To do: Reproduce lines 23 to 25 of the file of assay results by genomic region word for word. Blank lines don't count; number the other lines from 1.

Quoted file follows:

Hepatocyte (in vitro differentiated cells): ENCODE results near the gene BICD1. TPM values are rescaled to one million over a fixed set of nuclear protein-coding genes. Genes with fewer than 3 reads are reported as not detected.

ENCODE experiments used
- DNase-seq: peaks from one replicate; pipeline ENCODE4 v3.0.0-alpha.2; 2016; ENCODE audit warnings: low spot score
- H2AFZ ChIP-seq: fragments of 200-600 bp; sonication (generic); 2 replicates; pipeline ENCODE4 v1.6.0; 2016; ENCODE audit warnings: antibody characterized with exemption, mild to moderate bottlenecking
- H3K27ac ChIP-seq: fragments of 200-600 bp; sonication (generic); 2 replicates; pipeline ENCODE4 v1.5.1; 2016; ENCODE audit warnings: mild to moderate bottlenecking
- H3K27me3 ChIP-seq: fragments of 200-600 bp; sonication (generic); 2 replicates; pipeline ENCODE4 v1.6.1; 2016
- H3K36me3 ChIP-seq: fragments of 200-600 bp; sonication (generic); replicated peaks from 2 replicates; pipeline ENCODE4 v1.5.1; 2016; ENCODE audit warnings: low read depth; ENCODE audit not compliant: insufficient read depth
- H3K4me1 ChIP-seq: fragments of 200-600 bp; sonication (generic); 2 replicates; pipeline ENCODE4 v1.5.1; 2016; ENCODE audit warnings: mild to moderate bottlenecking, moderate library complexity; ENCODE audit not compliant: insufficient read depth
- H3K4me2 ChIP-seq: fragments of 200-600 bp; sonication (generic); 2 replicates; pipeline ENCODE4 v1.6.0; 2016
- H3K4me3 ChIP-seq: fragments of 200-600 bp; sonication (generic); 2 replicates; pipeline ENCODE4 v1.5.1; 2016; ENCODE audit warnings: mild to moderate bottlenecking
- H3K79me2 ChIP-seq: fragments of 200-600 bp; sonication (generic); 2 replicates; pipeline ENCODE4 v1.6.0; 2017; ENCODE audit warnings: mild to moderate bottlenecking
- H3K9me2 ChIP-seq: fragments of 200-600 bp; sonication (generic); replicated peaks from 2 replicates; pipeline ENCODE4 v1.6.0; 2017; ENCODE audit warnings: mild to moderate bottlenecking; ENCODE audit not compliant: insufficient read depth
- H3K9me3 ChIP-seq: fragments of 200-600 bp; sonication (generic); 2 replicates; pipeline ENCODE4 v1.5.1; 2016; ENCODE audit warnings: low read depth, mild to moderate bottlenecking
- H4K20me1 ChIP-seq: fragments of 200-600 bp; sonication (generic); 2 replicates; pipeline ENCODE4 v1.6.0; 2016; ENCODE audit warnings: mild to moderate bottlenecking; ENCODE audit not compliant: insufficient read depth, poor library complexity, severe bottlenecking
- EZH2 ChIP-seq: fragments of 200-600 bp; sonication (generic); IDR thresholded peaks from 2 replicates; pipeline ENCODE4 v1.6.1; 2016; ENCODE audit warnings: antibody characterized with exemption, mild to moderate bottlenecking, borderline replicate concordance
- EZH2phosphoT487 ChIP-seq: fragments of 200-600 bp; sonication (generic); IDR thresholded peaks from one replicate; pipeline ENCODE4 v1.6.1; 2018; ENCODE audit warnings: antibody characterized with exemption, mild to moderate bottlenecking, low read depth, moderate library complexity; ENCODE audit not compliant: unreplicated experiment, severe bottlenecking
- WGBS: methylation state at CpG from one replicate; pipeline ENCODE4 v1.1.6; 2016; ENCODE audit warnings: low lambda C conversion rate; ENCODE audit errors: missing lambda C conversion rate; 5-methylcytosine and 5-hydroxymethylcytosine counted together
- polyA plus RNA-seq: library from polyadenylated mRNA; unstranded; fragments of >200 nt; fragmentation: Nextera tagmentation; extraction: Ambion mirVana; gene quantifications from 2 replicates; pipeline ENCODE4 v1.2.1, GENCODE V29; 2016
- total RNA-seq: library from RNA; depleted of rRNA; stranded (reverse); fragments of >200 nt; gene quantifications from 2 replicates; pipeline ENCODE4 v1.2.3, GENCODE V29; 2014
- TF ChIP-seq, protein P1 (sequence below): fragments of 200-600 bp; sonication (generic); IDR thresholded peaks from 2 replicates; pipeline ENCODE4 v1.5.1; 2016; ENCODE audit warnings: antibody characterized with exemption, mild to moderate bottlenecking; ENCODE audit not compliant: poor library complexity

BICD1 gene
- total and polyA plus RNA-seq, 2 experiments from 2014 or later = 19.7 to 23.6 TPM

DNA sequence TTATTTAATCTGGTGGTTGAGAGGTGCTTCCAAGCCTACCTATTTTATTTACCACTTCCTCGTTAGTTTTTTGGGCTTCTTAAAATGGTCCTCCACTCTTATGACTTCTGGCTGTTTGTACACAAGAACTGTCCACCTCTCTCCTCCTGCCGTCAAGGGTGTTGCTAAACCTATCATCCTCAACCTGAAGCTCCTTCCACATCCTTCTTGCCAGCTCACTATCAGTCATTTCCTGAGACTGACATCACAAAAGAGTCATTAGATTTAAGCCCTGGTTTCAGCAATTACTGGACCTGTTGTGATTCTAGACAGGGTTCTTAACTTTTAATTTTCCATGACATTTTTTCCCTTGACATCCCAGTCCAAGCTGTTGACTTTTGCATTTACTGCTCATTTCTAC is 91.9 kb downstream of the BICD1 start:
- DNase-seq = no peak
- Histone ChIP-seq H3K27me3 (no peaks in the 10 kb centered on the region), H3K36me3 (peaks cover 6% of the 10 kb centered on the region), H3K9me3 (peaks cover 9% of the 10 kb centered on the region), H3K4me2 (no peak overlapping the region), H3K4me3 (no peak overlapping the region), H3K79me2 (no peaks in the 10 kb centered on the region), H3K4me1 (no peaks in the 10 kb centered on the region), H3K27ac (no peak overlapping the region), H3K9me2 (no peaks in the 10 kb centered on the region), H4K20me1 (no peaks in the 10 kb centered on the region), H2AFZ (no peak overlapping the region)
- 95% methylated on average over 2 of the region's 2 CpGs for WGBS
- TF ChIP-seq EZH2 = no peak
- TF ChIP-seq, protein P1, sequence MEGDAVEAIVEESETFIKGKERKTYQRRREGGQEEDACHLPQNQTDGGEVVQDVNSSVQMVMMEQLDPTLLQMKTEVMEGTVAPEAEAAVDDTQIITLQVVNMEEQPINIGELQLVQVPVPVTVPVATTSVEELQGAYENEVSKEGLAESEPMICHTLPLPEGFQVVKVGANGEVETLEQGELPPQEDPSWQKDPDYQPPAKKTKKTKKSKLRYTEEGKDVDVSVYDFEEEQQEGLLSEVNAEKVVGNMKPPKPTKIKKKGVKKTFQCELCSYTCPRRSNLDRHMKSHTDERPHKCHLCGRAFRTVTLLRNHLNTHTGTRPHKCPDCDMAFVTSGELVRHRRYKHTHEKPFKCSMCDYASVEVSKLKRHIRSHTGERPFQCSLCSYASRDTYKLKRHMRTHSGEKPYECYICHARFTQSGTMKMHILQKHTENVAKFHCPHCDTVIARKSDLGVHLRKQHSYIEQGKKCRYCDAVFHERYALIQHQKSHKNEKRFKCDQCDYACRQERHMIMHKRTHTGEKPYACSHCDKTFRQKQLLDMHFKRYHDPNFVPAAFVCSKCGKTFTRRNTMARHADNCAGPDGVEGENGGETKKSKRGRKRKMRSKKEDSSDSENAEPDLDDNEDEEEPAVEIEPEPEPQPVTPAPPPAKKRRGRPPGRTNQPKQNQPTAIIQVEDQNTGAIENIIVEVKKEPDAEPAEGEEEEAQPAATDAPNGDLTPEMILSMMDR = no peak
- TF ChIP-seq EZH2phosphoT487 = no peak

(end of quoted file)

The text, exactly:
DNA sequence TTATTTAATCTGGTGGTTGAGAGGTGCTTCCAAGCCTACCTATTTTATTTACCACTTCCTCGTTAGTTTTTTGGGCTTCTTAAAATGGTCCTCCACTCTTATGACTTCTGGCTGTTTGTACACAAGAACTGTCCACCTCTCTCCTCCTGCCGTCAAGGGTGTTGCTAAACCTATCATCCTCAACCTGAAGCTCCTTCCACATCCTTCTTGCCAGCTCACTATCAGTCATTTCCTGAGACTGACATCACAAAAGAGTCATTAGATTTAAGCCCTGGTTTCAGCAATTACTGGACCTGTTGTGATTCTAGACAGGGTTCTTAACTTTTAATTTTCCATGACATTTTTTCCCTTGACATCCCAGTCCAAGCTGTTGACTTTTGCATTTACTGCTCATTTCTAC is 91.9 kb downstream of the BICD1 start:
- DNase-seq = no peak
- Histone ChIP-seq H3K27me3 (no peaks in the 10 kb centered on the region), H3K36me3 (peaks cover 6% of the 10 kb centered on the region), H3K9me3 (peaks cover 9% of the 10 kb centered on the region), H3K4me2 (no peak overlapping the region), H3K4me3 (no peak overlapping the region), H3K79me2 (no peaks in the 10 kb centered on the region), H3K4me1 (no peaks in the 10 kb centered on the region), H3K27ac (no peak overlapping the region), H3K9me2 (no peaks in the 10 kb centered on the region), H4K20me1 (no peaks in the 10 kb centered on the region), H2AFZ (no peak overlapping the region)